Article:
TOKYO • The galleries at the Accordia Golf Narashino Country Club were yesterday closed due to safety concerns but, had spectators been allowed on the course, they would have been treated to another golfing clinic from Tiger Woods.
Although the weather has proven to be an unexpected roadblock for the Zozo Championship, the PGA Tour's first tournament in Japan, after play was called off on Friday and the final round being pushed back to tomorrow, the torrential rain has failed to put a dampener on Woods' form.
In his first event for two months after undergoing arthroscopic knee surgery for the fifth time, he lit up the back nine to card his second straight six-under 64 for a total of 12-under 128, taking a two-stroke lead over fellow American Gary Woodland.
Expressing his surprise that he was able to get into his groove so quickly, Woods, who is chasing a record-equalling 82nd Tour win to match Sam Snead, said: "It usually takes a little bit of time.
"I've been able to strike my irons pretty well this week so far and that's been nice. I'm surprised that I was able to score as well as I have."
Overnight joint-leader Woodland also revealed he had to dig deep for his 66 to keep in touch with Woods.
"It was a grind all day," said the US Open champion.
"I didn't have my best stuff today. Fortunately I made three big putts there on 16, 17 and 18 which were awesome."
Woods had bounced back from bogeying his opening three holes with nine birdies en route to a 64 in the first round, but the world No. 10 felt yesterday that he "hit the ball a little bit better than I did (on Thursday)" and was hopeful "that trend continues".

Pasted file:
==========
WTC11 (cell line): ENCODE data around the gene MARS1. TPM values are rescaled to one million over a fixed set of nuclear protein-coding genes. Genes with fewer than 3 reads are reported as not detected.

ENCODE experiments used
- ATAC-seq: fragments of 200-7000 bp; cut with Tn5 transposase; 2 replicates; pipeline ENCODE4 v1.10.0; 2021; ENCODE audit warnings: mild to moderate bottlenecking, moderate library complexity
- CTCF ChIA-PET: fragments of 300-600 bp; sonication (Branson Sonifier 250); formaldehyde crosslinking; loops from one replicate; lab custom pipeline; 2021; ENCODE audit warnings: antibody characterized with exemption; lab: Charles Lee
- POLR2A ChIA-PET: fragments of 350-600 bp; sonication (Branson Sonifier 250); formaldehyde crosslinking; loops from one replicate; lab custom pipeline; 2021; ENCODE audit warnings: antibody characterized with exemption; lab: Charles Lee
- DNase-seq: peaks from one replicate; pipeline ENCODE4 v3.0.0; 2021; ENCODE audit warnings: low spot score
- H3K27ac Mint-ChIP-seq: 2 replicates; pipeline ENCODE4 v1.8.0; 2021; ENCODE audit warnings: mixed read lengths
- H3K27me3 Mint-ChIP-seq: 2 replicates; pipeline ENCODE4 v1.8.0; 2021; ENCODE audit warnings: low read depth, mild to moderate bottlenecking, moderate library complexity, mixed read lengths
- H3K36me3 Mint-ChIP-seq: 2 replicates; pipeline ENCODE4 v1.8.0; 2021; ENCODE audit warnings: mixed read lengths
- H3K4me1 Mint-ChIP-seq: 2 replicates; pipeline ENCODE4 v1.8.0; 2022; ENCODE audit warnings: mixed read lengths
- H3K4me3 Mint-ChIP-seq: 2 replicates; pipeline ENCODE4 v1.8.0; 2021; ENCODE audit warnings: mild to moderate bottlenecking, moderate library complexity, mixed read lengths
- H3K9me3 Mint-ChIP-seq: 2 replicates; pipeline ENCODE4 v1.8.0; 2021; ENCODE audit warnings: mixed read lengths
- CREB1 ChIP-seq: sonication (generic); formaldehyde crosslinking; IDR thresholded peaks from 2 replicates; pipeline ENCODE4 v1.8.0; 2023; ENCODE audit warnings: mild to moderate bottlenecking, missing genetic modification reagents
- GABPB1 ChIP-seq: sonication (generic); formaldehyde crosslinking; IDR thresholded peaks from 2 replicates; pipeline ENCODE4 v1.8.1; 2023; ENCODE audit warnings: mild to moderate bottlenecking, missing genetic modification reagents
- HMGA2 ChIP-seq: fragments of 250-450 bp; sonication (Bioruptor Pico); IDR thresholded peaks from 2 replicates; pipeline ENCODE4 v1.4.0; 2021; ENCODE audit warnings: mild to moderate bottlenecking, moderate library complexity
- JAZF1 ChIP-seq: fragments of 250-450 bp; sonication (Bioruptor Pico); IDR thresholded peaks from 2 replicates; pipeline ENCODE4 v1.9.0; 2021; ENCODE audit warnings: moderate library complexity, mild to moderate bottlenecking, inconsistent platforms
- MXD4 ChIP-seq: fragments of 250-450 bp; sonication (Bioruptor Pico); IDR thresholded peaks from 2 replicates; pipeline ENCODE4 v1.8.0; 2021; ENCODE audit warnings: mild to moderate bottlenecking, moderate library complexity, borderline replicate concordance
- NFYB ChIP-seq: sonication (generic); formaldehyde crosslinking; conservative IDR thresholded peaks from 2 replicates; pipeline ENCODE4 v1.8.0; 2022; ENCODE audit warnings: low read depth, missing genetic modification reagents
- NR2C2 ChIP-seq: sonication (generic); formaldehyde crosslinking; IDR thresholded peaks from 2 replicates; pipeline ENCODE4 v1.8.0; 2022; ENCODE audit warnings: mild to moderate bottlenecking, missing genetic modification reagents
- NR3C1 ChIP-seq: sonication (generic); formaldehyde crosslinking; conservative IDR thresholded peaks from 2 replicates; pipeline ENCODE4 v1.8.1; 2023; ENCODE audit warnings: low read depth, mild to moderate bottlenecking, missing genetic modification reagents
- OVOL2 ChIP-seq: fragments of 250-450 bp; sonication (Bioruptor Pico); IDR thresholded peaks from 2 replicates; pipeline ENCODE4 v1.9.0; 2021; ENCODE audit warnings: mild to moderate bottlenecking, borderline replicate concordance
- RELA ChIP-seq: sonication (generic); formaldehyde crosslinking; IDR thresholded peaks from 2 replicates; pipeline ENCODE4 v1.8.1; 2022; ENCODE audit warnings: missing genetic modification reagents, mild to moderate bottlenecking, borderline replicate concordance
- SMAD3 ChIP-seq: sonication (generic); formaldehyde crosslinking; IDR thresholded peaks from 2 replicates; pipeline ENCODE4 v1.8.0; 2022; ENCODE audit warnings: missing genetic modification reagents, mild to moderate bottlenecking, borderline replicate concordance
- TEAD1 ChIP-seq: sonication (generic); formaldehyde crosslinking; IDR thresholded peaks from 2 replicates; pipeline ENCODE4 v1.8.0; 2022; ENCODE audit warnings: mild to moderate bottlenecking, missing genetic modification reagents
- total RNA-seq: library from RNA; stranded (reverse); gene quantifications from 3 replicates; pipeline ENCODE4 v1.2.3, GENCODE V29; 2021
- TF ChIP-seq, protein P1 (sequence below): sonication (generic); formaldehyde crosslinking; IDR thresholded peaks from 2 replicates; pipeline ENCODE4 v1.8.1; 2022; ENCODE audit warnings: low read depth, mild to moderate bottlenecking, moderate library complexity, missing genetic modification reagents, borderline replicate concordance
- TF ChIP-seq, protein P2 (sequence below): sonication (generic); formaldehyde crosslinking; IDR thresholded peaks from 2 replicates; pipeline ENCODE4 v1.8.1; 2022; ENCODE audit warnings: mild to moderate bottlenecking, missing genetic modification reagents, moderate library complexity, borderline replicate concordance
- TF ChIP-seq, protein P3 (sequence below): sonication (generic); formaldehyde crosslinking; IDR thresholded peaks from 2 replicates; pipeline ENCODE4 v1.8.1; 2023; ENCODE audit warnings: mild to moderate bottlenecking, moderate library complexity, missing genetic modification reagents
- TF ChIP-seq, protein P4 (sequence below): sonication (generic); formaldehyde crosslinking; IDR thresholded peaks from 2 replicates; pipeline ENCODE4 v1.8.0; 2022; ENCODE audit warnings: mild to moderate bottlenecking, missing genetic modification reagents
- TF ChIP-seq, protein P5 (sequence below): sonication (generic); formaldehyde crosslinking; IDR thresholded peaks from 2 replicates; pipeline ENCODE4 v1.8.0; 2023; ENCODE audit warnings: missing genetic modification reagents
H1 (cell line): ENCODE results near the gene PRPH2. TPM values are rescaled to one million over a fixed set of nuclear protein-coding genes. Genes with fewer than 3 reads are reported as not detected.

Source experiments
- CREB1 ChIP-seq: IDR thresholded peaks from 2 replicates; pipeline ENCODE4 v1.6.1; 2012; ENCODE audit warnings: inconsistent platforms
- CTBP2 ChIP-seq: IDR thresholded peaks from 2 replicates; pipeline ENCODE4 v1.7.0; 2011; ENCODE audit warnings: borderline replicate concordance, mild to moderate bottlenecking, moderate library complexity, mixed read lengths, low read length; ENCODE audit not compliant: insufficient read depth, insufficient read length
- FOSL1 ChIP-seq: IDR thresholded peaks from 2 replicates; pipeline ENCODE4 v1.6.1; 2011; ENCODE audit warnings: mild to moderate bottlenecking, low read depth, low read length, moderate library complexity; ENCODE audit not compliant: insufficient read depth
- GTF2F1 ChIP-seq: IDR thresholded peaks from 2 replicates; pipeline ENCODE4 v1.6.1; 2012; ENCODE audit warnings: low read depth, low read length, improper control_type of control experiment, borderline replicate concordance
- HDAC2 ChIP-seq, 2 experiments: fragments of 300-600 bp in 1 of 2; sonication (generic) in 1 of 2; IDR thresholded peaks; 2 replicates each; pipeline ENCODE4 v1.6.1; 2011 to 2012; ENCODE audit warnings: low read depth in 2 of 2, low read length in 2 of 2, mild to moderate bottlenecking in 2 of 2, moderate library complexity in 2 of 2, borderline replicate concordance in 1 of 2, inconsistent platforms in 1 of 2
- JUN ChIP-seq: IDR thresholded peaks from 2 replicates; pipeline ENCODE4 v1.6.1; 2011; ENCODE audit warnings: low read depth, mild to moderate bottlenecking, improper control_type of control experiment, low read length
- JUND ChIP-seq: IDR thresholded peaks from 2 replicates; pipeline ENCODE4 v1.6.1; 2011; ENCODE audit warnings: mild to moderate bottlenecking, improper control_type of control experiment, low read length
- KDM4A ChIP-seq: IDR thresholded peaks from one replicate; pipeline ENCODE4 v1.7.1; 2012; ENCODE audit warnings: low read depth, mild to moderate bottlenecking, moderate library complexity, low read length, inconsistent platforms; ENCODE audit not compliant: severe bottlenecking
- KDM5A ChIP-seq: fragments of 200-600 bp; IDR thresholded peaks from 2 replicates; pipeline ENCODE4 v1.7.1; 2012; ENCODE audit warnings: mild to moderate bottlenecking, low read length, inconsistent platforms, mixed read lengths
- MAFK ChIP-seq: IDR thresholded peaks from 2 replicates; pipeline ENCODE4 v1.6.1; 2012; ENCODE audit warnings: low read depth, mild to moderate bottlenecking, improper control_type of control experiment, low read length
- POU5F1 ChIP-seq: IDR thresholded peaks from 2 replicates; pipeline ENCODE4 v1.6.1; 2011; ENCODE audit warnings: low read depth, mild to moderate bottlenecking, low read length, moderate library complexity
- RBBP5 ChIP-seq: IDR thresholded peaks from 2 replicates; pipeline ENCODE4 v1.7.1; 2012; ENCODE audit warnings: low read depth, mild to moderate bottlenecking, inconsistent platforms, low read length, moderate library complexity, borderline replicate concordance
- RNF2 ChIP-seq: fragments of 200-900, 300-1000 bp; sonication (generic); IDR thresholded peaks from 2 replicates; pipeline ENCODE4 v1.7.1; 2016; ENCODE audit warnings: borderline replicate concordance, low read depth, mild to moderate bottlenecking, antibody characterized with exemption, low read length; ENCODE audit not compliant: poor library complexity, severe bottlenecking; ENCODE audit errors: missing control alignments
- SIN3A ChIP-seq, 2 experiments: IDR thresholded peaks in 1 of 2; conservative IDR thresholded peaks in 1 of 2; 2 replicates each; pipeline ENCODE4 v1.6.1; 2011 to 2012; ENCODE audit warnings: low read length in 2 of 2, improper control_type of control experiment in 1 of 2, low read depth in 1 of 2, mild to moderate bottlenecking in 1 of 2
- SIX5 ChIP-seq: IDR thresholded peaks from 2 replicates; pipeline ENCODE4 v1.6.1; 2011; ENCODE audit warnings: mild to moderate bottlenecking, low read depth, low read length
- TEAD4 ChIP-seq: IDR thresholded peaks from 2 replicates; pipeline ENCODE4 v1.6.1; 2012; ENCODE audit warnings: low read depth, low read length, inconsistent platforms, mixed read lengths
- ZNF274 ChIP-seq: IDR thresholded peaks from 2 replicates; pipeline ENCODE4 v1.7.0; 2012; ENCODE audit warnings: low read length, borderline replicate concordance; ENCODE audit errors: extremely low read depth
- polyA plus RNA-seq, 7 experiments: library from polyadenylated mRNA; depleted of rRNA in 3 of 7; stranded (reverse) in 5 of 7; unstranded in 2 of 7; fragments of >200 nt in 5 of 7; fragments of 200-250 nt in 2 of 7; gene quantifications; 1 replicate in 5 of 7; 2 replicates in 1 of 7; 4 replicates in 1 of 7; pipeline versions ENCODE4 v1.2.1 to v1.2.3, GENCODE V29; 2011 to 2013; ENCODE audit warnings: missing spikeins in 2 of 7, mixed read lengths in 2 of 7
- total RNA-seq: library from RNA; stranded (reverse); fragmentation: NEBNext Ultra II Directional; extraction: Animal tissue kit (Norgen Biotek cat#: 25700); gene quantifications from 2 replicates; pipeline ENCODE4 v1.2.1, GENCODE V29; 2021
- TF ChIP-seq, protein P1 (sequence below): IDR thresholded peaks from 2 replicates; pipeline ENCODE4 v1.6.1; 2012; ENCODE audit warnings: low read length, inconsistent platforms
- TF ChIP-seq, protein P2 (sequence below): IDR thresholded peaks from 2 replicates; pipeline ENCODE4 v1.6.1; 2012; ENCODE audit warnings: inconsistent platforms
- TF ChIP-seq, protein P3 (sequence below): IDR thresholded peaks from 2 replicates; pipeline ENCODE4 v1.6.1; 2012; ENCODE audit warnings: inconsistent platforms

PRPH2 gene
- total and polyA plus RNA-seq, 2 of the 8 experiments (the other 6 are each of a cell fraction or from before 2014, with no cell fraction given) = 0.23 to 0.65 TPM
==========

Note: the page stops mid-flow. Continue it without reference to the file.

Spectators will, however, be allowed back for today's rescheduled third round and the 15-time Major winner admitted he could not wait to play in front of nearly 20,000 fans again, with the empty galleries just the second time in his pro career he has played without a crowd.
"I made a couple (of) putts and I went to put my hand up and I'm like, 'Don't put your hand up, there's no one clapping'," Woods added.
"So just move on about your business, and just go ahead and keep trying to plug my way up the board, and I was able to do that."
While the final round will commence immediately after the third to get as many holes in before dark, the event is set to only finish tomorrow, and Woods is steeling himself for "a long one".
"We're going to play it from sun-up to sundown," he said.
"Looking to get somewhere near 27 holes in tomorrow. Hopefully, I can play well and get myself right there."
AGENCE FRANCE-PRESSE, REUTERS